This fine collection of work by Audrey Shafer is subtitled "Poems by a Doctor/Mother." The book begins with a section containing poems of personal history and experience ("that I call home"), descends into the nether world of anesthesia ("not quite sleep"), and in the final section returns to the light with a new perspective on the texture and occurrences of ordinary life ("okay for re-entry").Among the more medically oriented poems, see especially "Spring," "Anesthesia," "Three Mothers," Monday Morning (see annotation in this database), "Gurney Tears," "Center Stage," and "Reading Leaves." "Don’t Start, Friend" takes up the topic of substance abuse among anesthesiologists (or physicians, in general).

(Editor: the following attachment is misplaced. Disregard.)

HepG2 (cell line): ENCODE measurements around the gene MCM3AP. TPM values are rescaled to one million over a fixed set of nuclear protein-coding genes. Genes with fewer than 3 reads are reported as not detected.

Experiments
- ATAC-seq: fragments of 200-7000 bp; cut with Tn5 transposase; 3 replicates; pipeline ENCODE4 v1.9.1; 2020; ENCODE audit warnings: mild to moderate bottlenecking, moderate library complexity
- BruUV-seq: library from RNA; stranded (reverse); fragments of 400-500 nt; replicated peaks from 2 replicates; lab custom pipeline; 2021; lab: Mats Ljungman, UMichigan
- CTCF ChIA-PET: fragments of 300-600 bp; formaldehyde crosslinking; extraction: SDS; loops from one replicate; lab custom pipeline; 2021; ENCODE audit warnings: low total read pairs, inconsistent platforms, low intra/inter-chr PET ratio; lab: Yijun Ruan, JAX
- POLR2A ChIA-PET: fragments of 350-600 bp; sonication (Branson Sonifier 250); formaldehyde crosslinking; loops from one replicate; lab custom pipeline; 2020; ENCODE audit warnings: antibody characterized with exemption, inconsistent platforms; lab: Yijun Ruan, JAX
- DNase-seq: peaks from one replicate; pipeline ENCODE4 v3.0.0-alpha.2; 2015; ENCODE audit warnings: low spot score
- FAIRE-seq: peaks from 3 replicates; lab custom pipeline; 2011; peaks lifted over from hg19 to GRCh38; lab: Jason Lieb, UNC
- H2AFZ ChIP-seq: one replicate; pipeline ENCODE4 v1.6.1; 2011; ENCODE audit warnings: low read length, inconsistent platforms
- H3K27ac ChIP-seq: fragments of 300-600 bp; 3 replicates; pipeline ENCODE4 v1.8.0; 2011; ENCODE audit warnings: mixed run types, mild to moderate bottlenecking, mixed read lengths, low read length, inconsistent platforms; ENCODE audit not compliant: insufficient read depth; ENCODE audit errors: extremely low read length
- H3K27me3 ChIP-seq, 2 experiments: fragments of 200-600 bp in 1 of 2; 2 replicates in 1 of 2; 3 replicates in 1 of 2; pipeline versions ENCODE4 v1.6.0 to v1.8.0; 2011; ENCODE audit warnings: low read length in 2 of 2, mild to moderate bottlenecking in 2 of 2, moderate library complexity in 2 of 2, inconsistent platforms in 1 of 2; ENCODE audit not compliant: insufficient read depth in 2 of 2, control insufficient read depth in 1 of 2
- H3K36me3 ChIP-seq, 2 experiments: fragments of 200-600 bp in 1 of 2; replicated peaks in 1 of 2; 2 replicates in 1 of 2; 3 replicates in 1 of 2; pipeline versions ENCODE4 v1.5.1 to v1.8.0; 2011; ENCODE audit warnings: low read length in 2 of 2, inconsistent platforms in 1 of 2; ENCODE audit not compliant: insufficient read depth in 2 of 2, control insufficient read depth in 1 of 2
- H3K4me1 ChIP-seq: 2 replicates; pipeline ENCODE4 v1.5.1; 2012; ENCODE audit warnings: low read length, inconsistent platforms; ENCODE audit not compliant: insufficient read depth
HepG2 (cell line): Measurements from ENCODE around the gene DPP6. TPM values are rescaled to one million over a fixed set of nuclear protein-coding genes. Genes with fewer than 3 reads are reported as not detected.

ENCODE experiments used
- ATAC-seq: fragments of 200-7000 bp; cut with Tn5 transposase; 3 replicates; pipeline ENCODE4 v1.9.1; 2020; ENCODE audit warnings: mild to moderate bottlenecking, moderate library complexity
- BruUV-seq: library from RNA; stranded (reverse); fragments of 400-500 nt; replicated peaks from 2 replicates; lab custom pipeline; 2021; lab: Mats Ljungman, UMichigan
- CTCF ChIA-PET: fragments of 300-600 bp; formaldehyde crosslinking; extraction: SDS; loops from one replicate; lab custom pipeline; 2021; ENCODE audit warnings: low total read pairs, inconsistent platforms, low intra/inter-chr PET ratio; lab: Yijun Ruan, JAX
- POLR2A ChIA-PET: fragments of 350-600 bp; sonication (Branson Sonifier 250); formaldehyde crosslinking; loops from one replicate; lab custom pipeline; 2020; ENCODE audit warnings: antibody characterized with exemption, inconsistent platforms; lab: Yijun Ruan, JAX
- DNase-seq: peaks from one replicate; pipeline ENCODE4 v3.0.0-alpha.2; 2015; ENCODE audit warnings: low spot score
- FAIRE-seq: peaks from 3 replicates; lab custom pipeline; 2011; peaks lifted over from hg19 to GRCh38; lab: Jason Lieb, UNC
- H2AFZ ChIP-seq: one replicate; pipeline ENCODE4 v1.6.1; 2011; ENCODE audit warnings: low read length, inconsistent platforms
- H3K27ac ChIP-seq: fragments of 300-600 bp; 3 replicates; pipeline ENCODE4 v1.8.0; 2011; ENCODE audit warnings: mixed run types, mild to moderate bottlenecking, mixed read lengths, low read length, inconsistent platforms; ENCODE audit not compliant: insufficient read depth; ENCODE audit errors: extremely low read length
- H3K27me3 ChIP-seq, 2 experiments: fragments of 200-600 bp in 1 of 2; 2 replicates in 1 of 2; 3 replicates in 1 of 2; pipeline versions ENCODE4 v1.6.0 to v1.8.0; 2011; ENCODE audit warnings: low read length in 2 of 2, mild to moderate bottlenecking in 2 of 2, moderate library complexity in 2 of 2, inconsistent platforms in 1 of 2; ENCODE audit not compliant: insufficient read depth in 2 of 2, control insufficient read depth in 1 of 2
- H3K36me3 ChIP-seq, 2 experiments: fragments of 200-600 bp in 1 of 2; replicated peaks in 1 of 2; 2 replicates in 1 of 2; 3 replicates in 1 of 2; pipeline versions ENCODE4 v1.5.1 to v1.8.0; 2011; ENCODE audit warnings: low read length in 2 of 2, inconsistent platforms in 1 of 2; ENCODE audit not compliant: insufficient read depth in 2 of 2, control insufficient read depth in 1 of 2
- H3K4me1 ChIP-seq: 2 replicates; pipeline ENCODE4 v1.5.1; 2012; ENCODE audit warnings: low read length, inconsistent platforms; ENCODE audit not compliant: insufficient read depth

Anesthesia / is simple / you go to sleep / you wake up . . . These poems demonstrate that good poetry, too, often appears simple on the surface, but like anesthesia is not so simple: "you are different / in between / and after."Audrey Shafer’s work contains a unique blend of tenderness and steadiness that makes her a recognizable and welcome voice among contemporary physician-poets. Her images are powerful and compelling. Consider, for example, "gardenias thick as lust" and the "gauze-choked winter sun." Her line is graceful, yet disciplined; her language imaginative, even transcendent, yet always grounded in "flesh, arm, artery, earlobe" and always aware of "the scrape of the key in the lock." Many of these poems reveal that the most ordinary moment in life can also be "the glory and the answer."


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